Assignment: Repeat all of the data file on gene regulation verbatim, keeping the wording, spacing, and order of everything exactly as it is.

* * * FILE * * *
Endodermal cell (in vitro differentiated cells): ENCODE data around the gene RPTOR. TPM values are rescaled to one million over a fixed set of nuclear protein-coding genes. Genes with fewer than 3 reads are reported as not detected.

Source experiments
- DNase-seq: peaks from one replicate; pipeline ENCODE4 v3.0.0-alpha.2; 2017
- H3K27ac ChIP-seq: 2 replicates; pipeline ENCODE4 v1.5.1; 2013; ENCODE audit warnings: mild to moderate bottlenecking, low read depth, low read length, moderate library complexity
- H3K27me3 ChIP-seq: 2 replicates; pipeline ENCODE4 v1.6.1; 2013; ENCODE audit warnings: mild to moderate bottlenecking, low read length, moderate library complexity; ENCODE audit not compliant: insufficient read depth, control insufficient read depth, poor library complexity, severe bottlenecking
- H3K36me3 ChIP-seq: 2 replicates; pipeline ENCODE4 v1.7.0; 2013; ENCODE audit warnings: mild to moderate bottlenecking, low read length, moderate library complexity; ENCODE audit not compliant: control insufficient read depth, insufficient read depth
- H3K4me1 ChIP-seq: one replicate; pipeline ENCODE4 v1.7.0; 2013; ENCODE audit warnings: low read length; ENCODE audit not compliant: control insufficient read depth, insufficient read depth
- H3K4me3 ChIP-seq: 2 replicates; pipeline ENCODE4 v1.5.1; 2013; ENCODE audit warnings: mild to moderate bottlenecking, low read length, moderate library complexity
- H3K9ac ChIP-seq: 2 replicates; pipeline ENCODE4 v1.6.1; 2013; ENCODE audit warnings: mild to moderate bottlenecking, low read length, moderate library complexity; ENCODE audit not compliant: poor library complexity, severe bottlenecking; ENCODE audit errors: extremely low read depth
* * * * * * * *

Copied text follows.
Endodermal cell (in vitro differentiated cells): ENCODE data around the gene RPTOR. TPM values are rescaled to one million over a fixed set of nuclear protein-coding genes. Genes with fewer than 3 reads are reported as not detected.

Source experiments
- DNase-seq: peaks from one replicate; pipeline ENCODE4 v3.0.0-alpha.2; 2017
- H3K27ac ChIP-seq: 2 replicates; pipeline ENCODE4 v1.5.1; 2013; ENCODE audit warnings: mild to moderate bottlenecking, low read depth, low read length, moderate library complexity
- H3K27me3 ChIP-seq: 2 replicates; pipeline ENCODE4 v1.6.1; 2013; ENCODE audit warnings: mild to moderate bottlenecking, low read length, moderate library complexity; ENCODE audit not compliant: insufficient read depth, control insufficient read depth, poor library complexity, severe bottlenecking
- H3K36me3 ChIP-seq: 2 replicates; pipeline ENCODE4 v1.7.0; 2013; ENCODE audit warnings: mild to moderate bottlenecking, low read length, moderate library complexity; ENCODE audit not compliant: control insufficient read depth, insufficient read depth
- H3K4me1 ChIP-seq: one replicate; pipeline ENCODE4 v1.7.0; 2013; ENCODE audit warnings: low read length; ENCODE audit not compliant: control insufficient read depth, insufficient read depth
- H3K4me3 ChIP-seq: 2 replicates; pipeline ENCODE4 v1.5.1; 2013; ENCODE audit warnings: mild to moderate bottlenecking, low read length, moderate library complexity
- H3K9ac ChIP-seq: 2 replicates; pipeline ENCODE4 v1.6.1; 2013; ENCODE audit warnings: mild to moderate bottlenecking, low read length, moderate library complexity; ENCODE audit not compliant: poor library complexity, severe bottlenecking; ENCODE audit errors: extremely low read depth